News

Richard Miles the face of new BBC2 history series



7 January 2011

A Faculty of Arts and Social Sciences academic is helping to bring history to life as the host of a new six-part British Broadcasting Corporation (BBC) history series.

Archaeologist and historian, Dr Richard Miles, presents the program Ancient Worlds, which premiered on BBC2 television last November.

The series will be available for Australian audiences when it is aired on ABC television in 2011.

In the series, Miles explores the much-maligned term "civilisation", and its origins and implications.

Miles embarks on a journey to the first cities in the world, from Mesopotamia in Southern Iraq to key sites of the Roman Empire, in pursuit of what he calls "mankind's greatest achievement - civilisation".

The BBC2 series presents the history of human cohabitation in cities as unnatural and forged through conflict and sacrifice.

Miles tests his unique civilisation proposition across a variety of exotic landscapes throughout the program, seeking to remove the elitist allusions of the term to instead celebrate the origins of human society.

The opportunity to discover and examine several inaccessible locations, including remote areas of Iraq and Pakistan, while shooting the series were particular highlights of the hosting experience for Miles, who also visited ancient sites across the Mediterranean, the Middle East and Asia for the program.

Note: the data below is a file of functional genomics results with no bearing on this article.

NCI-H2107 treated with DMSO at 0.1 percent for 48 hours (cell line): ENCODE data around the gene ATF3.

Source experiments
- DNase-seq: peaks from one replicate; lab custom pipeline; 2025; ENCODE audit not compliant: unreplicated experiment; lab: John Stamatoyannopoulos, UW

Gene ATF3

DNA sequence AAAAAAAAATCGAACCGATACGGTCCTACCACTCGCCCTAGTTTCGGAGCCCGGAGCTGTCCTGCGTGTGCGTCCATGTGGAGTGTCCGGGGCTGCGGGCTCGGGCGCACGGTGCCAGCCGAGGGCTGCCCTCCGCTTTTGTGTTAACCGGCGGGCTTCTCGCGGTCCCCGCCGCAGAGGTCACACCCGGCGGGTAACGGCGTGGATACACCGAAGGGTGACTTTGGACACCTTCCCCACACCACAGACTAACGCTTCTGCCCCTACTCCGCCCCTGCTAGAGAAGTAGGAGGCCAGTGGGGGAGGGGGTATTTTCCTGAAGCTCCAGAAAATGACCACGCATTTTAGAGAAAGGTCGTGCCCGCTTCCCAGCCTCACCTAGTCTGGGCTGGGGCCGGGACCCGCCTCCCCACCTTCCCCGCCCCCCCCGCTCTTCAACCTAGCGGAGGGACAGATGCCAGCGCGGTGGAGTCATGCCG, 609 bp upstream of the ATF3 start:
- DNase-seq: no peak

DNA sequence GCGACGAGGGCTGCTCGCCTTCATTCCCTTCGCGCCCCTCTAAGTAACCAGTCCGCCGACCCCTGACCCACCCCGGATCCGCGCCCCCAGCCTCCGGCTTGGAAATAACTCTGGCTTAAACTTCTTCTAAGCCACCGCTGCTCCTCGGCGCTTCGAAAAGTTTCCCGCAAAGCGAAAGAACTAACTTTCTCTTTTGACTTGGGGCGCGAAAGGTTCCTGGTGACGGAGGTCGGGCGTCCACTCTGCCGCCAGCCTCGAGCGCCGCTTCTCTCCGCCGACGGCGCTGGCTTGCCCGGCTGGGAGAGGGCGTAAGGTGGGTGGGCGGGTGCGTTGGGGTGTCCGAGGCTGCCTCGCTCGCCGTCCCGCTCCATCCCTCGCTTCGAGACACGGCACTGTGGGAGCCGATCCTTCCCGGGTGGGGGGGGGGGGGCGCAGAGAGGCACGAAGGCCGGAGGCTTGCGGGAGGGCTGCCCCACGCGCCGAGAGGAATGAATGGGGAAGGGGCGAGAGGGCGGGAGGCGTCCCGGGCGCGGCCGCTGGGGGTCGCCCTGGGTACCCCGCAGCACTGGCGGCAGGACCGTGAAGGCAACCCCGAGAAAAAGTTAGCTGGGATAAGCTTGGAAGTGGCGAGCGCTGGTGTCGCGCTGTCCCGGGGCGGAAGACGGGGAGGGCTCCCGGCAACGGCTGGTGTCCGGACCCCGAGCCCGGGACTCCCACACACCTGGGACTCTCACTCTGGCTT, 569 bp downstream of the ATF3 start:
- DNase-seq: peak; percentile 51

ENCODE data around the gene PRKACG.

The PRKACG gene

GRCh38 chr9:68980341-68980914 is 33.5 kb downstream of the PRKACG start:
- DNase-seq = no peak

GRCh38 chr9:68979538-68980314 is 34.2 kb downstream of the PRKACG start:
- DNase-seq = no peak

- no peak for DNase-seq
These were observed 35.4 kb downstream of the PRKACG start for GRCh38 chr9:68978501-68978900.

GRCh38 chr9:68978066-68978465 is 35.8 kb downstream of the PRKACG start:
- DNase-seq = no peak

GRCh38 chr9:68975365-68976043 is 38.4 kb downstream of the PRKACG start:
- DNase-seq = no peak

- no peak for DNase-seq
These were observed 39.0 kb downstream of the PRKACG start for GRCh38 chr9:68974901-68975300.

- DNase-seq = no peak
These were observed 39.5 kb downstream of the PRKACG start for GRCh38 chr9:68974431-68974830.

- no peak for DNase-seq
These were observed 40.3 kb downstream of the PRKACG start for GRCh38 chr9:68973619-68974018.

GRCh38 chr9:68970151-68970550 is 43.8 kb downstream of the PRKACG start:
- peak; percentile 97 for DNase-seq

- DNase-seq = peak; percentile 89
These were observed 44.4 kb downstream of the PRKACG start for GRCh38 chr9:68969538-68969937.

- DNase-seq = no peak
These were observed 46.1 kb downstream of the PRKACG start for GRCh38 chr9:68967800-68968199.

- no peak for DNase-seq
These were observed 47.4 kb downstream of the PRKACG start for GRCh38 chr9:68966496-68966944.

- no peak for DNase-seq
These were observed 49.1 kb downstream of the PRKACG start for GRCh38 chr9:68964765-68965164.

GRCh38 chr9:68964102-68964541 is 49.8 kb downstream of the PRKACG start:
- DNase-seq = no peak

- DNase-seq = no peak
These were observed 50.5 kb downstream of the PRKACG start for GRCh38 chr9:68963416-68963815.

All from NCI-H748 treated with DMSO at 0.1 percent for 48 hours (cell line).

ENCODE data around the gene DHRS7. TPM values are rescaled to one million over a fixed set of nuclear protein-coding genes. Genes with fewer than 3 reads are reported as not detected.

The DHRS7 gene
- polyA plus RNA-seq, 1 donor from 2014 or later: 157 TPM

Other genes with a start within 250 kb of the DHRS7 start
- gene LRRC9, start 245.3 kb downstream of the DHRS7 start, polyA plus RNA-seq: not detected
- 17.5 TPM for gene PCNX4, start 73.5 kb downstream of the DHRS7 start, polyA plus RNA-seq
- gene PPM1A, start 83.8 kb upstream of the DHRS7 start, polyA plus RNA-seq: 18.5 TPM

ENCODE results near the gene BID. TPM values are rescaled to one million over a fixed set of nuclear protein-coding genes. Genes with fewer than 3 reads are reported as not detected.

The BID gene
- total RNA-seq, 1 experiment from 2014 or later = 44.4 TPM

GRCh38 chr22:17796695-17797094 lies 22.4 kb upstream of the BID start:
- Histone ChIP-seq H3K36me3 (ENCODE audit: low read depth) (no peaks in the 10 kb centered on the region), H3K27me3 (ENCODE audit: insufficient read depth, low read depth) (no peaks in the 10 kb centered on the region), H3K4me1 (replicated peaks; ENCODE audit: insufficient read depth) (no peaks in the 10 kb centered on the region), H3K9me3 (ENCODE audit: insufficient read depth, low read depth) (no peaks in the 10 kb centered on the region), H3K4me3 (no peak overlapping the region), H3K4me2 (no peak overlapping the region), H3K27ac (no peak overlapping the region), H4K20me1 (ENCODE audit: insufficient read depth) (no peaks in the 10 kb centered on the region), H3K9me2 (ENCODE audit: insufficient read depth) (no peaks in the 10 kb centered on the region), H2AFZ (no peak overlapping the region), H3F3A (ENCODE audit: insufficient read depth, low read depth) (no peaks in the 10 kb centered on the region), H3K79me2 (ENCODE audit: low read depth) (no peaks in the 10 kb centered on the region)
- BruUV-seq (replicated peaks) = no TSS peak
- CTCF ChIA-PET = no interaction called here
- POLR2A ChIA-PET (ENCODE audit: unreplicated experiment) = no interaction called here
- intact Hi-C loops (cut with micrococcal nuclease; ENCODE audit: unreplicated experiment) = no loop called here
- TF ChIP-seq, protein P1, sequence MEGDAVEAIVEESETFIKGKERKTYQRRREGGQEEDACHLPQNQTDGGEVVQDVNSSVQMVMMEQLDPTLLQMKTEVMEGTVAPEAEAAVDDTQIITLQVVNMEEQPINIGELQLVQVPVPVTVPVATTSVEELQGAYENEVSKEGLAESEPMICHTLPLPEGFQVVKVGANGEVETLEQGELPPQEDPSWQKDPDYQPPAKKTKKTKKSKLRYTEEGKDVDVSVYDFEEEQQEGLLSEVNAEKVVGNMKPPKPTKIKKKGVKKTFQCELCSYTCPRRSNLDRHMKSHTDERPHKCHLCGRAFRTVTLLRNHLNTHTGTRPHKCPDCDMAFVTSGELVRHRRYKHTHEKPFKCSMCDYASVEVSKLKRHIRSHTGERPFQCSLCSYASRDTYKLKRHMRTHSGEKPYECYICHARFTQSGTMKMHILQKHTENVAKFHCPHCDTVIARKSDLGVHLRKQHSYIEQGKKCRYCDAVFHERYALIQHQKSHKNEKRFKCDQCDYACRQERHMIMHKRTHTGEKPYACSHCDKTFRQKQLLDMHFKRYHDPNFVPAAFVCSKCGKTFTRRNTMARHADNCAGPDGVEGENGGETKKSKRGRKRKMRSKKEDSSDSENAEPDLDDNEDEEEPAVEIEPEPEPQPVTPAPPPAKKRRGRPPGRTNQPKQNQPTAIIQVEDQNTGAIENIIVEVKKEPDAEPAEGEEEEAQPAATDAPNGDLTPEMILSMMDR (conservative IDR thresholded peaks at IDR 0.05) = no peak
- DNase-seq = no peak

Miles found the monumental task of condensing nearly 6000 years of human history into an intelligible six hour program to be a "tough but rewarding challenge" in his writing and presenting role.

"As an academic you are often presenting your research to fellow experts, and this means you can often take prior knowledge of key concepts or events for granted," he said.

"With a television programme you can make no such assumptions. I found television to be a brutal but effective tutor in ensuring that you present complex ideas in as clear and interesting a way as possible."

Ancient Worlds has been well received and widely praised in the United Kingdom for its ambitious scope.

Miles hopes that Australian audiences too will find the series stimulating and a "spur to find out more about the Ancient Mediterranean and near East".

Dr Richard Miles joined the Department of Classics and Ancient History as a Senior Lecturer in 2009.

Prior to his arrival at the Faculty of Arts and Social Sciences he was a Newton Trust Lecturer in the Faculty of Classics at Cambridge University.

As an illustrious researcher in the area of Punic and late Roman history, Miles has directed archaeological digs in Carthage and Rome, and has previously appeared in the 2004 UK television documentary, Carthage: The Roman Holocaust as writer and presenter.

Miles is also on the Advisory Editorial Board of "Carthage Studies", a peer-reviewed periodical published by the section of Classical Archaeology at Ghent University.

His book Carthage Must Be Destroyed: The Rise and Fall of an Ancient Mediterranean Civilisation (Allen Lane Penguin) was released last year.

For more information about the series, visit the BBC2 site.


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